(CNN) -- In 2001, I walked into the editorial pit of the men's magazine where I was working as an art director and saw the almost all-dude staff glued to ESPN coverage. As I glimpsed the TV screen, a shock of panic and nausea wracked my body, and I bolted from the room. A friend followed to find me huddled in a ball at my desk.
"I was ... there," I admitted. "In the Bee. I lost."
He grabbed my shoulders and shoved me back in front of my colleagues, still staring rapt at the rows of fresh-faced kids, competing their hearts out at the National Spelling Bee.
"DUDE! Kat was THERE!" They swarmed around and pressed me for details: the words, the kids, the prizes, meeting the president, the "crying room," the pressure. It began to dawn on me that they didn't give two sloppy syllables that I hadn't won -- just that I'd been there, and that was incontrovertibly cool.
But it didn't feel cool at the time, and here I am again, in the middle of my annual freakout. Karla Miller is right there with me.
The two of us met as competitors in the 1986 National Spelling Bee, where I wilted in the third round on "phyllophorous" and she slogged through until nearly the end, eventually biting it on "dentifrice." We re-struck a friendship at this time last year, mostly because we both still shared the solid core of warmth and weirdness that drew us together 25 years before but also because it helps to have someone around who's endured a similar trauma.
Being a Bee kid is rough stuff, and it sticks with you. Miller, now an associate director of editorial communications at KPMG and author of the Washington Post Magazine's @Work Advice column, can't stomach the media coverage.
"I get this sickly twist in my gut when I see it on TV," she said. "I haven't seen 'Spellbound' (a documentary about the Bee), although everyone tells me I should. I know it sounds like I'm being dramatic, but I think watching it requires a level of detachment that's hard to achieve when you've been there."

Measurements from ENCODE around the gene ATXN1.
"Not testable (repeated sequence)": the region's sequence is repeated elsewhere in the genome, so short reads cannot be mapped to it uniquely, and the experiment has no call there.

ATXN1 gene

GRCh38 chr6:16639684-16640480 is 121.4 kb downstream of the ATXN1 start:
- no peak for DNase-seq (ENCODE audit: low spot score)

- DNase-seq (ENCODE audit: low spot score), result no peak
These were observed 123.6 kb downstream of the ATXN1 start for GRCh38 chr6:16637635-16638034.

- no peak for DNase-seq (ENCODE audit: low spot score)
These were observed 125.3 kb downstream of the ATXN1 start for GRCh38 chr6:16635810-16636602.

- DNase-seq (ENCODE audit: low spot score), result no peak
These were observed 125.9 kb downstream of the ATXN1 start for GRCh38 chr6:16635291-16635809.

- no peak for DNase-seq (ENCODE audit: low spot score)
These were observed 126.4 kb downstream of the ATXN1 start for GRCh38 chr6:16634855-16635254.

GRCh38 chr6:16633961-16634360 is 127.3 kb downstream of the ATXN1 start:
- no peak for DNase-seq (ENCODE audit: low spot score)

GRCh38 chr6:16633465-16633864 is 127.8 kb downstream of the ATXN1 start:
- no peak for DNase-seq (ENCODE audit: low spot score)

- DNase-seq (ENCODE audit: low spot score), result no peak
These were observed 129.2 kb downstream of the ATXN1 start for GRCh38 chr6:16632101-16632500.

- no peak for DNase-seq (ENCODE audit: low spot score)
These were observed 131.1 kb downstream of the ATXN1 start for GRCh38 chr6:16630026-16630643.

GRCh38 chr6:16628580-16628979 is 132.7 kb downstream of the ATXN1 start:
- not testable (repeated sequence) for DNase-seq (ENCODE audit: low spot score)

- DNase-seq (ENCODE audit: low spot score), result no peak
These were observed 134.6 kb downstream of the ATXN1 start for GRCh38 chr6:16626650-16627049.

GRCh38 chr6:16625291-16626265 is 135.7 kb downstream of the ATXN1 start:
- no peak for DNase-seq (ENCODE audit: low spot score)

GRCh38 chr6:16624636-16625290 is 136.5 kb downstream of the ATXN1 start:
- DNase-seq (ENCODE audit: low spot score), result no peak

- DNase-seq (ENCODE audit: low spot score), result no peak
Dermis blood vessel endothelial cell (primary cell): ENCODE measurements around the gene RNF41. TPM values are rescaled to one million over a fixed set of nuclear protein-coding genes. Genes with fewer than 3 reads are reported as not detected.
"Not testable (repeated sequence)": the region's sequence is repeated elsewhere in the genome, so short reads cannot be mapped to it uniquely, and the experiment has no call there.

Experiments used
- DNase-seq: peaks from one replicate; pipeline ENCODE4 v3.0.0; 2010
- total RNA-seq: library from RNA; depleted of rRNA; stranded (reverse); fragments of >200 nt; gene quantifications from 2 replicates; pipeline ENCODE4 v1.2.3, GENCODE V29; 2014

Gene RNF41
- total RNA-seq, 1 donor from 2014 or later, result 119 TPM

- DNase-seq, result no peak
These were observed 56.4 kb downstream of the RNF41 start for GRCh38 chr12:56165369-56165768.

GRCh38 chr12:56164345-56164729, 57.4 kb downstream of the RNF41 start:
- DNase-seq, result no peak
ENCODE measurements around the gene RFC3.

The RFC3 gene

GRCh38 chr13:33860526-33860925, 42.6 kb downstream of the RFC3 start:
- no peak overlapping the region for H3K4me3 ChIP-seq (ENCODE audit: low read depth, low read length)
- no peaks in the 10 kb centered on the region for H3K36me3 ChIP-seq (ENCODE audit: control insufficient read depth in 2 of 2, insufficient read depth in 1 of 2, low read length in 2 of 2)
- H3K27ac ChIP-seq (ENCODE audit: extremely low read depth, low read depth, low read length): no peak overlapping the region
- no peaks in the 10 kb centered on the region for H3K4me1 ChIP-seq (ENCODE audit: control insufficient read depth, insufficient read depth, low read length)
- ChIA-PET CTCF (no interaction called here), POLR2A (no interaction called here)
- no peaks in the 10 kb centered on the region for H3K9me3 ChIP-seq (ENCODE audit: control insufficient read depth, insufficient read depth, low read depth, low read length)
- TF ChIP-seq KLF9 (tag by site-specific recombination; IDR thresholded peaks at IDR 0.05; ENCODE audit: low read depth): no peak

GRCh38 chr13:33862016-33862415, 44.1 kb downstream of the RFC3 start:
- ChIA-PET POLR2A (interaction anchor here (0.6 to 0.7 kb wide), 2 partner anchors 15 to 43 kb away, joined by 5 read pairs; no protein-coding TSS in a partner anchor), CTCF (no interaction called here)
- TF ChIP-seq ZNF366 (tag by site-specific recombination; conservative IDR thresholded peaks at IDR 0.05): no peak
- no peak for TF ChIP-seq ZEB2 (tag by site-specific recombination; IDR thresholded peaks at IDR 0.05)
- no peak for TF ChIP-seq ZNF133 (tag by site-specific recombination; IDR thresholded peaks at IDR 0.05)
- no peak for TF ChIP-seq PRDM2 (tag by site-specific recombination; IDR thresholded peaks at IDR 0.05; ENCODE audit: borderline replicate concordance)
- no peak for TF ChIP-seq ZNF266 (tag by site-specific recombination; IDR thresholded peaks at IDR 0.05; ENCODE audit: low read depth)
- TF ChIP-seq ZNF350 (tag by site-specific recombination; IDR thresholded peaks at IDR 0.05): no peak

Katie Lambert agrees. The Atlanta-based editor still feels the sting of her 1998 Bee loss. She declines to disclose the word that felled her, and though she realizes that being a Bee veteran holds some geek cachet, she mostly just wants to put it all behind her. "That fear of getting onstage and choking completely still haunts me," she said.
"For a time, I was a Middle Eastern dancer, and I think that lingering fear held me back from ever doing my best. I would get onstage, see the lights and the people, and flash back. To this day, when I see coverage of the Bee, I feel a little sick. That loss still hurts, and the humiliation is still there." And with annual Bee hysteria at a fever pitch, it's inescapable these days.
Miller, Lambert and I took the stage in the era before the @scrippsbee Twitter feed blasted a blow-by-blow account of the early rounds, spectator seats went for $20 to $40 a pop and the ESPN broadcast became appointment viewing for people not directly related to the wee, trembling geeks onstage. The gut-gnarling stress of attempting to piece together words plucked from a seemingly alien tongue (spellers faced "leucoryx" "barukhzy" and "hoomalimali" just Wednesday) is more than most reasonable adults could bear. Having to do so onstage, at the apex of one's awkward phase, in front of a battery of news cameras and reporters feels like a twisted sociological experiment -- and it leaves a scar.